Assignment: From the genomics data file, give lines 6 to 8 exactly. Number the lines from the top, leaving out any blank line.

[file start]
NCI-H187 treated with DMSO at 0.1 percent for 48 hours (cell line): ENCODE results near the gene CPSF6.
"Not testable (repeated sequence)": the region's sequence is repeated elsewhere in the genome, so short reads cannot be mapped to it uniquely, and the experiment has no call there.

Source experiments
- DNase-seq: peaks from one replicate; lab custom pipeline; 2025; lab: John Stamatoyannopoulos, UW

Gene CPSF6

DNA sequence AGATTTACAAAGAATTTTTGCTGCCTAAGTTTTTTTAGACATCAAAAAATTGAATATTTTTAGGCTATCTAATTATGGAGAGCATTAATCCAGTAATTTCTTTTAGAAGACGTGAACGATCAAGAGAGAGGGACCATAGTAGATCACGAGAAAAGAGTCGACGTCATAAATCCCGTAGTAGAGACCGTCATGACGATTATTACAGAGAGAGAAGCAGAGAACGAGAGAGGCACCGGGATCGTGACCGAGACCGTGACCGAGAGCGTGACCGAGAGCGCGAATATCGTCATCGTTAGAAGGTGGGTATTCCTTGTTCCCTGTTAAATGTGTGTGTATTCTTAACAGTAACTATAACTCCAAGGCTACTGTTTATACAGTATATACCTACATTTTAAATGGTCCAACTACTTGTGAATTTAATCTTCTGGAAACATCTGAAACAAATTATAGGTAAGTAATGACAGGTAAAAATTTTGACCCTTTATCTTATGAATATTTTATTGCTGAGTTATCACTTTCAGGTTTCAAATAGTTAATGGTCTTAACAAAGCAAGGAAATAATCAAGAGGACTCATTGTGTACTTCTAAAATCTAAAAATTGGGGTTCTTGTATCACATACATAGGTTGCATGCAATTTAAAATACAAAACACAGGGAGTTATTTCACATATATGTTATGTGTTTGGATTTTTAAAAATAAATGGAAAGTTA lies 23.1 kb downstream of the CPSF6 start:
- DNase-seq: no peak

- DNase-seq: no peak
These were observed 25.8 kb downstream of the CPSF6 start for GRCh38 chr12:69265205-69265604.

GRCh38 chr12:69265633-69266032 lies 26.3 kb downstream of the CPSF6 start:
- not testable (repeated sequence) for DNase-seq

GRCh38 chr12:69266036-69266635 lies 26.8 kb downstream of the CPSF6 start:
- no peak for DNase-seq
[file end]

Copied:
DNA sequence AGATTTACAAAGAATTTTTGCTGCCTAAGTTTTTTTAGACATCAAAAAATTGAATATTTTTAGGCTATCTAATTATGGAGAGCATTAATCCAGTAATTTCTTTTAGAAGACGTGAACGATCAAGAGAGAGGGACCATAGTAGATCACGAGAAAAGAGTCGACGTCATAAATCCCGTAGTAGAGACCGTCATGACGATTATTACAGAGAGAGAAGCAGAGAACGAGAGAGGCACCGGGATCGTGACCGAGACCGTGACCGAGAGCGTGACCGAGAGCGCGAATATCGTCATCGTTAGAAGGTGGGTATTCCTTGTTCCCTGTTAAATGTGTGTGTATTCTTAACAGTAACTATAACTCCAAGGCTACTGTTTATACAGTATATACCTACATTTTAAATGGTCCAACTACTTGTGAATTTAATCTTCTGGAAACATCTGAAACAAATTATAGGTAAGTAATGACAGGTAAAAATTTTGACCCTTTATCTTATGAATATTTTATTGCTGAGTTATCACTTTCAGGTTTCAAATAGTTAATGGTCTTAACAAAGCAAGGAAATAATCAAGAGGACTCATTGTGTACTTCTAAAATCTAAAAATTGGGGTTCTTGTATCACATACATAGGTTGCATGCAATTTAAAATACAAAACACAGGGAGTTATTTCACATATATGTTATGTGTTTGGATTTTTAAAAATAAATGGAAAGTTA lies 23.1 kb downstream of the CPSF6 start:
- DNase-seq: no peak

- DNase-seq: no peak